Bottomland by Michelle Hoover

Following World War I, a German American family in the Iowa plains faces the usual deprivations of farm life compounded by wartime prejudice and the mysterious disappearance of two children.


In Bottomland, Michelle Hoover (The Quickening) tells the story of an immigrant family’s experience in the Midwestern plains with empathy, understanding and an eye for detail.

Julius and Margrit Hess arrived in Iowa in the 1890s, determined to make their bottomland there support a family. Four daughters, two sons and years later, the story opens with Nan, the eldest child, straining to hold her household together following Margrit’s death. The two youngest girls, Esther and Myrle, have disappeared in the night, from behind locked doors, leaving no note or sign of struggle. In the anti-German frenzy of World War I, the neighbors and townspeople began to harass the Hesses, and good relations have never been established since. Nan and her siblings fear that this local animosity has finally culminated in the fate of the two girls. How does a family negotiate such a loss? “Deaths are commonplace. But a disappearance–it has the scent of murder in it.” The Hesses are now only Nan; her bitter and gnarled brother Ray and his wife, Patricia; brother Lee, well-meaning but easily confused; quietly supportive sister Agnes; and near-silent Father, who ceased his full participation in life when Mother died. They search for Esther and Myrle across the countryside and even as far as Chicago, the city that “sounded like spitting.”

Bottomland is told in alternating first-person perspectives. Nan has sacrificed to keep the Hess family fed and in one piece. Julius brought his wife to a dusty claim, with a dugout to sleep in, to start a family. Lee, the younger and larger of the two boys, was always a little slow, but his injury in the war did him further harm. And finally there are the perspectives of Esther, the unruly child, and then the baby, Myrle. These are the personalities most revealed in the novel, and each of the Hesses is developed expertly, each dealing differently with the rock-hard and dirt-poor life they lead, with the prejudices of their neighbors, and of course with the missing girls, empty seats at the table and the question of food for the winter: “Hope, it was a terrible expense. We couldn’t let anything go to waste. And we couldn’t risk the extra we might set side only to spoil” if the girls did not return.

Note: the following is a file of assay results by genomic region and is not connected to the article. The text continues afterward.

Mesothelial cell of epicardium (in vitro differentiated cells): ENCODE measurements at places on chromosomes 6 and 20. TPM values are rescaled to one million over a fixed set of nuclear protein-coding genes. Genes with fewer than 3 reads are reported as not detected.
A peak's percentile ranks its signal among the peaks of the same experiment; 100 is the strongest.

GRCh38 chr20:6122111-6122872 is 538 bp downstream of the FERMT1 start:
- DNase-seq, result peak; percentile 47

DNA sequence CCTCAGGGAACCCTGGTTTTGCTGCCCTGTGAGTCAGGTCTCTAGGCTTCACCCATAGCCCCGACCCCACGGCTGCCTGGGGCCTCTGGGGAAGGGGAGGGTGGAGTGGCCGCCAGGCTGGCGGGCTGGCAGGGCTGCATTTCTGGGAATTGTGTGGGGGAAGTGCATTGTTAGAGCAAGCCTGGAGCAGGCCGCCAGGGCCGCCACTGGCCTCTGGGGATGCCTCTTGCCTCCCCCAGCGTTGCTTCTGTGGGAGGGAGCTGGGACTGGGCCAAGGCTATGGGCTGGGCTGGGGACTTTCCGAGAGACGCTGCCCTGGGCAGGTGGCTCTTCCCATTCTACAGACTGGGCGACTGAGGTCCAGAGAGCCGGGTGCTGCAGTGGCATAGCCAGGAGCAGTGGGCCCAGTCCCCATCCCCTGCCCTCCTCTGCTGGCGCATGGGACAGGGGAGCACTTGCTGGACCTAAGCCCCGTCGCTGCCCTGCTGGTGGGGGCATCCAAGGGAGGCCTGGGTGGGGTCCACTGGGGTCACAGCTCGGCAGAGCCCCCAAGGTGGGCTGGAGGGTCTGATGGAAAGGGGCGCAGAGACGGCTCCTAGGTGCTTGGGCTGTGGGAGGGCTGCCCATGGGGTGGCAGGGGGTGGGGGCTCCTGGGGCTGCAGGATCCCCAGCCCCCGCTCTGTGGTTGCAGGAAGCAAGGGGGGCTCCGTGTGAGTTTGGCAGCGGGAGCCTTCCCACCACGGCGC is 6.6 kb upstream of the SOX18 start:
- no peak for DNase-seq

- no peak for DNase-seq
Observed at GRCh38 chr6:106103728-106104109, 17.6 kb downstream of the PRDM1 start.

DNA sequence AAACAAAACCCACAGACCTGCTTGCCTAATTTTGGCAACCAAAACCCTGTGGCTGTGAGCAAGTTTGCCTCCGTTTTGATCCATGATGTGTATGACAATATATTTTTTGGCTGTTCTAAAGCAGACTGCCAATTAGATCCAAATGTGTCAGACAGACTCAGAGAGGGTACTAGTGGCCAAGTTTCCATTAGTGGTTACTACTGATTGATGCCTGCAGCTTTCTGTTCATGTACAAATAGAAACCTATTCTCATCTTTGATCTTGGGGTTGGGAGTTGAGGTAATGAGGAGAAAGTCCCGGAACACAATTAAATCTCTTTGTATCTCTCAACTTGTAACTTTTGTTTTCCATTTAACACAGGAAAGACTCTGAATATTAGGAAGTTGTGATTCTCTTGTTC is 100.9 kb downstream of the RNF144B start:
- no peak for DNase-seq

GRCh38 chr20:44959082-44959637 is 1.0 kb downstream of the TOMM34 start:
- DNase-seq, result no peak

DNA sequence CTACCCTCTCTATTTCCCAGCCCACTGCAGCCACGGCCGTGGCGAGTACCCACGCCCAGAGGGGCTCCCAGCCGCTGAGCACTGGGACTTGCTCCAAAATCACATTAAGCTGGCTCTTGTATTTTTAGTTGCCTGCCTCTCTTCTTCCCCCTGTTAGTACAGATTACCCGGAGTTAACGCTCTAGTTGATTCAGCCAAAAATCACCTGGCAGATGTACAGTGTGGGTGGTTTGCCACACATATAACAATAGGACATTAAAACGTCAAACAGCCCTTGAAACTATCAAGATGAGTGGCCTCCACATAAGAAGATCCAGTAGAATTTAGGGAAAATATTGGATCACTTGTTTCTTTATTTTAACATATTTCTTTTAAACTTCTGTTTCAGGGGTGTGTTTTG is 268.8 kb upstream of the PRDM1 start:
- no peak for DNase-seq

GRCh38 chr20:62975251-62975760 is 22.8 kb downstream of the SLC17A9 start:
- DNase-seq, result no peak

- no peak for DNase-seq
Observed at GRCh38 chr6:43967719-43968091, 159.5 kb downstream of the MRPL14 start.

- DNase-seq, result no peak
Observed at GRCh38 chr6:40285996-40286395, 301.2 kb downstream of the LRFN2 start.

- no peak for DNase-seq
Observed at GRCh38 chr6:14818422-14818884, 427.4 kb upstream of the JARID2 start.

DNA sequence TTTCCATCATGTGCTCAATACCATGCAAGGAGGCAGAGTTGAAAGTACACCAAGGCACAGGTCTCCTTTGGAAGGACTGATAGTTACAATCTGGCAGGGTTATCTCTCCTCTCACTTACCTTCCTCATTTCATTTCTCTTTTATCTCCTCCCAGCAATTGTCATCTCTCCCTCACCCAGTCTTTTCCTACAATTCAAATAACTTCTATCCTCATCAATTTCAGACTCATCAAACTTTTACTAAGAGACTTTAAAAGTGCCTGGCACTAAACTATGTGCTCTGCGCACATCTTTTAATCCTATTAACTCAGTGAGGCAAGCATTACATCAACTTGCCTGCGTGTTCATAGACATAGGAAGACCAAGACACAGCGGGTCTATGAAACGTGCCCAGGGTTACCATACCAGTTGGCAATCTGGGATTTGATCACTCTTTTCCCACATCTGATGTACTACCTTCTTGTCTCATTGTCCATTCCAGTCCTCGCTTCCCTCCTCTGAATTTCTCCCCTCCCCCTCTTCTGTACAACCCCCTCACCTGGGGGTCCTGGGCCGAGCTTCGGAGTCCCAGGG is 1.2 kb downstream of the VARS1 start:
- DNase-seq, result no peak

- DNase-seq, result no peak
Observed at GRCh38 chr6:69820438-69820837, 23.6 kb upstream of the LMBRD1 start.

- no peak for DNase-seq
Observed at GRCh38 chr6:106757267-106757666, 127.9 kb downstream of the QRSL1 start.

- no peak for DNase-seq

Hoover offers a lovely feat of exposition, bringing to life the immigrant experience, the hard work of homesteading, the deprivations and bigotries of the war years, and the workings of family, how its members cope and hold onto one another. Bottomland covers a large terrain, with characters who feel warm and close. Readers will be drawn in, and moved.

This review originally ran in the February 12, 2016 issue of Shelf Awareness for the Book Trade. To subscribe, click here.

Rating: 7 accidents.

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